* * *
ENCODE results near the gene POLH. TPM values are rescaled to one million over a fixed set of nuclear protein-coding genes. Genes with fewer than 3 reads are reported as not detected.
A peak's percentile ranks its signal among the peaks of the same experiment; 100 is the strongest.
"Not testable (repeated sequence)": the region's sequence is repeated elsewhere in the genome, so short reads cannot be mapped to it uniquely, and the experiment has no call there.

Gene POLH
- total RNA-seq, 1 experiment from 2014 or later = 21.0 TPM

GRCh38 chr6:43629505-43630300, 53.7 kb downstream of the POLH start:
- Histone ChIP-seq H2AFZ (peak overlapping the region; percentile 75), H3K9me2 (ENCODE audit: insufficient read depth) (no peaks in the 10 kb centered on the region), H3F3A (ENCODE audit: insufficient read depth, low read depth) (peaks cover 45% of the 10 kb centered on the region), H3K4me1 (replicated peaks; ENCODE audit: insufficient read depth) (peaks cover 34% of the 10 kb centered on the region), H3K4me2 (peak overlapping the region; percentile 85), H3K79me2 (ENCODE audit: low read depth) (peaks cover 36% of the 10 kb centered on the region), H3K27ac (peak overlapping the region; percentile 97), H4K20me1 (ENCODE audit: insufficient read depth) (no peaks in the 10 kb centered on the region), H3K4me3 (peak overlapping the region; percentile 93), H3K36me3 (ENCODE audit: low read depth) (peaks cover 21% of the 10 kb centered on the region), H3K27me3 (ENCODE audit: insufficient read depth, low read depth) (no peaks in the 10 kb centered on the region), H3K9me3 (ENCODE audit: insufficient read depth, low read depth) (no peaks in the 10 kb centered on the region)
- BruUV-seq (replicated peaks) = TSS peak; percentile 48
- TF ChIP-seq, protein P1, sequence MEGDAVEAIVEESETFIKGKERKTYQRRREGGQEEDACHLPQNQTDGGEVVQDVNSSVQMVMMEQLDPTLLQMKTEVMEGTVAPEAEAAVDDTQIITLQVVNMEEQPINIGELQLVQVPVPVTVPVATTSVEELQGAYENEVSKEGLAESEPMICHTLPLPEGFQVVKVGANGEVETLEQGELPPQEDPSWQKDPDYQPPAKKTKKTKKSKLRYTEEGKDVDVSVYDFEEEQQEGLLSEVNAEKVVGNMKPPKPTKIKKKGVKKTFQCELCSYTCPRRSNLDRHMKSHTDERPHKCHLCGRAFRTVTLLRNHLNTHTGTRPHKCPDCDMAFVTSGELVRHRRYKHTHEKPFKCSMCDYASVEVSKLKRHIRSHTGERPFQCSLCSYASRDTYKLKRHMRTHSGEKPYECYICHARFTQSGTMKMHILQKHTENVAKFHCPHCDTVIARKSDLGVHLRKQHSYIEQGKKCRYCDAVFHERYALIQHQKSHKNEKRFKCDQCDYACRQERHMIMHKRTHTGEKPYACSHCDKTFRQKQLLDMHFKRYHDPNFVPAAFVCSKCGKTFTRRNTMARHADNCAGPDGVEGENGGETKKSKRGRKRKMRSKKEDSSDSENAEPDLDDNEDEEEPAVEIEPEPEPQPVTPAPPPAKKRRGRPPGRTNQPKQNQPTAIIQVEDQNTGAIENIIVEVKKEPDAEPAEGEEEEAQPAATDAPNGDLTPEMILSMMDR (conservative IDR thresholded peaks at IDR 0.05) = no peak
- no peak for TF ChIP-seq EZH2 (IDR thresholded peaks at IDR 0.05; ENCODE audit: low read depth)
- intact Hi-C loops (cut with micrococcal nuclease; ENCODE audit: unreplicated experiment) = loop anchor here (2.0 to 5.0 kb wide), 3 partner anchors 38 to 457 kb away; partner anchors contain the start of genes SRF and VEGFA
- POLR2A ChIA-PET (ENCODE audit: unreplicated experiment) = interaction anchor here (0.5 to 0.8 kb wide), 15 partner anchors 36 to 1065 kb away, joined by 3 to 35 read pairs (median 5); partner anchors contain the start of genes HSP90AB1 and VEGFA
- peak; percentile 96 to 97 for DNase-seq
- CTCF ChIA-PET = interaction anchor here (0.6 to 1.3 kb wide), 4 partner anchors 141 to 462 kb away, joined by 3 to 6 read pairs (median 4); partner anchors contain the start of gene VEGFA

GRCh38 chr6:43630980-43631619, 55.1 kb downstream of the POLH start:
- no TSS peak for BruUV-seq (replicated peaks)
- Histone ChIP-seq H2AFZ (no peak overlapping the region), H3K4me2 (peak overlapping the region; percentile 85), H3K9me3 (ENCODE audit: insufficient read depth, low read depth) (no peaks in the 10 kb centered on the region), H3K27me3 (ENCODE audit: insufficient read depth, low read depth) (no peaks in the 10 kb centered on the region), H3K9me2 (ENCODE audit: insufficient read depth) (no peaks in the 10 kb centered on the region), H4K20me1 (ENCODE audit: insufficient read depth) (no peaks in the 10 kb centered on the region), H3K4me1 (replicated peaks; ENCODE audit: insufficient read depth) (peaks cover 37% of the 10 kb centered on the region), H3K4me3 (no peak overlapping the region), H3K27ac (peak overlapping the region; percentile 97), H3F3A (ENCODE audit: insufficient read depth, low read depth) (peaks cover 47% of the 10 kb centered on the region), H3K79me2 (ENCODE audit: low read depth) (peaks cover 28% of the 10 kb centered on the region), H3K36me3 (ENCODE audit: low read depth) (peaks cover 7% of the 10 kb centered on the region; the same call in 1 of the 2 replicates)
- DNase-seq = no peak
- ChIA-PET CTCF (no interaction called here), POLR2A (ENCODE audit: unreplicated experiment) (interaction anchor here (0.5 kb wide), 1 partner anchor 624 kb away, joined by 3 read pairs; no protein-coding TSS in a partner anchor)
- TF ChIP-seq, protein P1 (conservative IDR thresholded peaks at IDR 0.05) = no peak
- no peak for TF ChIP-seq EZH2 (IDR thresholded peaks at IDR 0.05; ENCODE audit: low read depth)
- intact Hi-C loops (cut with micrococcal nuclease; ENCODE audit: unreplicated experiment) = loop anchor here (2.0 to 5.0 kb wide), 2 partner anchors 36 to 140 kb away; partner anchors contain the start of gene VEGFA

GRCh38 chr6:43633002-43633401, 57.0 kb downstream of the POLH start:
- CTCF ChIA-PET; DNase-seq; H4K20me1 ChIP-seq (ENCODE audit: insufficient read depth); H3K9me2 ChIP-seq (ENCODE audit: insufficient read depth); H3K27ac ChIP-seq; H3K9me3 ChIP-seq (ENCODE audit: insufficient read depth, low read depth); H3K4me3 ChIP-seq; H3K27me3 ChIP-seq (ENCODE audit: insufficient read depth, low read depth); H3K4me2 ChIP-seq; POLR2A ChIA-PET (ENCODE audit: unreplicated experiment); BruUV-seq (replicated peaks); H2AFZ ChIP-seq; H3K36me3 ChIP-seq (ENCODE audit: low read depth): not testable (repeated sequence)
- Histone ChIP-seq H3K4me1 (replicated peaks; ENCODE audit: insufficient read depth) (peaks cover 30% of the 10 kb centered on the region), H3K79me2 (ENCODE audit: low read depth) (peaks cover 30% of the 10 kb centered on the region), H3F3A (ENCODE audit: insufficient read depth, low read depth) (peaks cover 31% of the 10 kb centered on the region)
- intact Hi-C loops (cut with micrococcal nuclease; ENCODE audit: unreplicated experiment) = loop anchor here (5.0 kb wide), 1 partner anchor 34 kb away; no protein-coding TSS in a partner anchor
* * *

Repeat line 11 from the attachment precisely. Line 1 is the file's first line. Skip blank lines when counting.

- intact Hi-C loops (cut with micrococcal nuclease; ENCODE audit: unreplicated experiment) = loop anchor here (2.0 to 5.0 kb wide), 3 partner anchors 38 to 457 kb away; partner anchors contain the start of genes SRF and VEGFA